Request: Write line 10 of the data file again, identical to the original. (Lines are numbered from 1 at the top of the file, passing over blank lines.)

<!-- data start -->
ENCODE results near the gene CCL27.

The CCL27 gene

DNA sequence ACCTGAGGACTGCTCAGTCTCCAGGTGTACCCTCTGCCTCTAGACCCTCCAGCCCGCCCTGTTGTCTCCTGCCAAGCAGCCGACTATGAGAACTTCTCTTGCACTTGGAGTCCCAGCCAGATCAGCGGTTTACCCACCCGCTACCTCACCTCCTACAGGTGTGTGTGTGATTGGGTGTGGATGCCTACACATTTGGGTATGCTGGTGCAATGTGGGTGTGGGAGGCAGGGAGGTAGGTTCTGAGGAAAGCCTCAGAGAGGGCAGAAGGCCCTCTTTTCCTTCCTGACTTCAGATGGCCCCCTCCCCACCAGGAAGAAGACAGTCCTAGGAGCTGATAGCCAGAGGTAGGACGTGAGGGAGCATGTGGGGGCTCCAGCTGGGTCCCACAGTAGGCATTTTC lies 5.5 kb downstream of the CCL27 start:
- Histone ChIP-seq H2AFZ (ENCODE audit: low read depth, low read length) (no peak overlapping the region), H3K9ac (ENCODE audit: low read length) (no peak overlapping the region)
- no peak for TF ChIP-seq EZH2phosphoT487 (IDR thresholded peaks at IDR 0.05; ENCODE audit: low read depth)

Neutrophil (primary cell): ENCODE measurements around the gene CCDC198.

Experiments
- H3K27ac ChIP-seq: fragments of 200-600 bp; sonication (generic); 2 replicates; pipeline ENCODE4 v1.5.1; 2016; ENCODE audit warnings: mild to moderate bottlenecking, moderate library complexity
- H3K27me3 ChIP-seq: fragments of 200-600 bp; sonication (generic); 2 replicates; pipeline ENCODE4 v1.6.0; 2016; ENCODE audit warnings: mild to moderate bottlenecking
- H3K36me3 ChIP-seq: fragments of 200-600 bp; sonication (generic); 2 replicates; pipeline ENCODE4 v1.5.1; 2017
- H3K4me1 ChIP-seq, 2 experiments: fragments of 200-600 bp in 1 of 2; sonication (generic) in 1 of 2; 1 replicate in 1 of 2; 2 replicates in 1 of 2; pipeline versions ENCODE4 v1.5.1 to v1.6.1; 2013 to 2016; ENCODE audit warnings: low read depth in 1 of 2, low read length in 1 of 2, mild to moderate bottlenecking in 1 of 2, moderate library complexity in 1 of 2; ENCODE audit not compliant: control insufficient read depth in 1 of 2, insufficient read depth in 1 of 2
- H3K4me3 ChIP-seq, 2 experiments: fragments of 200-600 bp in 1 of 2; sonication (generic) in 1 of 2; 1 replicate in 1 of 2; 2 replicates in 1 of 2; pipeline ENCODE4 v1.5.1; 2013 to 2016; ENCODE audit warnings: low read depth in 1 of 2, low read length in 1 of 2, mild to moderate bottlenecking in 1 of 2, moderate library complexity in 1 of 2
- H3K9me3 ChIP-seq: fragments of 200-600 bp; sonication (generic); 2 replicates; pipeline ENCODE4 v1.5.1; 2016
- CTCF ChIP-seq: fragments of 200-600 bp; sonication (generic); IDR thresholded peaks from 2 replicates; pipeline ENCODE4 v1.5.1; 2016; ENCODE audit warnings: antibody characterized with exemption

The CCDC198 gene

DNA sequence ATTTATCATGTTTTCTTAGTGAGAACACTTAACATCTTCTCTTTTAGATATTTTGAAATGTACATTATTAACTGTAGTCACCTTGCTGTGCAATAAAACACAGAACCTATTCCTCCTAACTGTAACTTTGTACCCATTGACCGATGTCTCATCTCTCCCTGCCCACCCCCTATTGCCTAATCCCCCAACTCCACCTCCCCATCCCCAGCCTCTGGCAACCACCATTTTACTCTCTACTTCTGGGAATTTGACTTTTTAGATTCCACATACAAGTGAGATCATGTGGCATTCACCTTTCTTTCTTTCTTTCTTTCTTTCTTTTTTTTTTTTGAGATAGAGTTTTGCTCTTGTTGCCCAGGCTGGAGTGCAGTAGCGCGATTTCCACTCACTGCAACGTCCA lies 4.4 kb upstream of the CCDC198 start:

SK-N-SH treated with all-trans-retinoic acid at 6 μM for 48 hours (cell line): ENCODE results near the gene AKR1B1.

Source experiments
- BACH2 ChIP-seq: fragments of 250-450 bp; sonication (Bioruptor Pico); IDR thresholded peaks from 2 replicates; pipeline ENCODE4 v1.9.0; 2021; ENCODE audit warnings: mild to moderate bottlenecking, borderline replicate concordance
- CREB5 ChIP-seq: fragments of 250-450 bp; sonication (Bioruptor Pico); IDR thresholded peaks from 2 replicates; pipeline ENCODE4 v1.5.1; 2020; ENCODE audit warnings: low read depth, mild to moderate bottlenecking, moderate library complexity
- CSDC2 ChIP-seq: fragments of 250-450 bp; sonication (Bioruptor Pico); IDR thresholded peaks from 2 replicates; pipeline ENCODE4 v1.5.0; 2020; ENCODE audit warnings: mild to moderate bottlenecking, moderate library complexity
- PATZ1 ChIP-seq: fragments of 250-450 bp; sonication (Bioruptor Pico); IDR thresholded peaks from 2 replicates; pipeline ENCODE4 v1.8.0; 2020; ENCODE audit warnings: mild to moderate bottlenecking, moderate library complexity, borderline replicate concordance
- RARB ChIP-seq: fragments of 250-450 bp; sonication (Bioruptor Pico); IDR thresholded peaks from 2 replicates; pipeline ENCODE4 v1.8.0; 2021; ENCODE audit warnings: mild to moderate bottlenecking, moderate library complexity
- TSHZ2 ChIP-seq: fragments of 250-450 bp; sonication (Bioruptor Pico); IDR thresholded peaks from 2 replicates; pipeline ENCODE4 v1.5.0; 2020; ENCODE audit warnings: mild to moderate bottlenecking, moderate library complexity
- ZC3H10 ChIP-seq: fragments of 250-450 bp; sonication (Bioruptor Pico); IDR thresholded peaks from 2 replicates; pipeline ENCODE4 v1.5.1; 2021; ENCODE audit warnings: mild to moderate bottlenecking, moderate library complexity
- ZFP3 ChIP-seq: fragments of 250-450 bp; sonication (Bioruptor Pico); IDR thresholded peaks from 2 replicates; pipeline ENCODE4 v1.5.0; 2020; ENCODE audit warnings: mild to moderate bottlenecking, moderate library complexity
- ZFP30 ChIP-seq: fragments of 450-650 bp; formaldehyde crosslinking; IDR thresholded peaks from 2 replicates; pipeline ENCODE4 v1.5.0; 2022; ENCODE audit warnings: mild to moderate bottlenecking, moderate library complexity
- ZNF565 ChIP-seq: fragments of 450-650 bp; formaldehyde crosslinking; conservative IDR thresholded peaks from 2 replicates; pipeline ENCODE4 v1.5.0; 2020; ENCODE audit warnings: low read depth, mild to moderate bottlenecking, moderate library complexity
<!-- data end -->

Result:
- H3K36me3 ChIP-seq: fragments of 200-600 bp; sonication (generic); 2 replicates; pipeline ENCODE4 v1.5.1; 2017